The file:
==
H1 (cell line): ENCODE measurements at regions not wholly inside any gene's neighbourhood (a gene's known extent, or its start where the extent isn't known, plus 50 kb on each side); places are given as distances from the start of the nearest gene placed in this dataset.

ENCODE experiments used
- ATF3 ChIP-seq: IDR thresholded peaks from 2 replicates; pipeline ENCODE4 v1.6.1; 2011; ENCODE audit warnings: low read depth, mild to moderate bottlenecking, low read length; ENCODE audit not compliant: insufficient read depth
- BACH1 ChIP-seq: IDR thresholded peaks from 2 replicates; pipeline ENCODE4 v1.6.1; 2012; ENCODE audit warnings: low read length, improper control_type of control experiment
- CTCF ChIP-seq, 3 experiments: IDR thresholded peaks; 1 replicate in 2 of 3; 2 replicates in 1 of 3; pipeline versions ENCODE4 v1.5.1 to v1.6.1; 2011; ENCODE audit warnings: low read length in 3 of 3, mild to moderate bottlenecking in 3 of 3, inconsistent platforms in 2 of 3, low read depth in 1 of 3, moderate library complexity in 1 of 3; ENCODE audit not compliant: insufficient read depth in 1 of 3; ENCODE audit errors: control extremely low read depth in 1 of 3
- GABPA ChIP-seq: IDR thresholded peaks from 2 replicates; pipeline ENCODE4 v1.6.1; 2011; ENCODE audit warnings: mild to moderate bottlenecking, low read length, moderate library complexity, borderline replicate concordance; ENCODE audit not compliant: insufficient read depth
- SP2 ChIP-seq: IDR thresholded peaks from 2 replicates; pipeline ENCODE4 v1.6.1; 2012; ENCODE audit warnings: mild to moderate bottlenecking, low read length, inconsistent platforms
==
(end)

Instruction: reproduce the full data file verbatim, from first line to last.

H1 (cell line): ENCODE measurements at regions not wholly inside any gene's neighbourhood (a gene's known extent, or its start where the extent isn't known, plus 50 kb on each side); places are given as distances from the start of the nearest gene placed in this dataset.

ENCODE experiments used
- ATF3 ChIP-seq: IDR thresholded peaks from 2 replicates; pipeline ENCODE4 v1.6.1; 2011; ENCODE audit warnings: low read depth, mild to moderate bottlenecking, low read length; ENCODE audit not compliant: insufficient read depth
- BACH1 ChIP-seq: IDR thresholded peaks from 2 replicates; pipeline ENCODE4 v1.6.1; 2012; ENCODE audit warnings: low read length, improper control_type of control experiment
- CTCF ChIP-seq, 3 experiments: IDR thresholded peaks; 1 replicate in 2 of 3; 2 replicates in 1 of 3; pipeline versions ENCODE4 v1.5.1 to v1.6.1; 2011; ENCODE audit warnings: low read length in 3 of 3, mild to moderate bottlenecking in 3 of 3, inconsistent platforms in 2 of 3, low read depth in 1 of 3, moderate library complexity in 1 of 3; ENCODE audit not compliant: insufficient read depth in 1 of 3; ENCODE audit errors: control extremely low read depth in 1 of 3
- GABPA ChIP-seq: IDR thresholded peaks from 2 replicates; pipeline ENCODE4 v1.6.1; 2011; ENCODE audit warnings: mild to moderate bottlenecking, low read length, moderate library complexity, borderline replicate concordance; ENCODE audit not compliant: insufficient read depth
- SP2 ChIP-seq: IDR thresholded peaks from 2 replicates; pipeline ENCODE4 v1.6.1; 2012; ENCODE audit warnings: mild to moderate bottlenecking, low read length, inconsistent platforms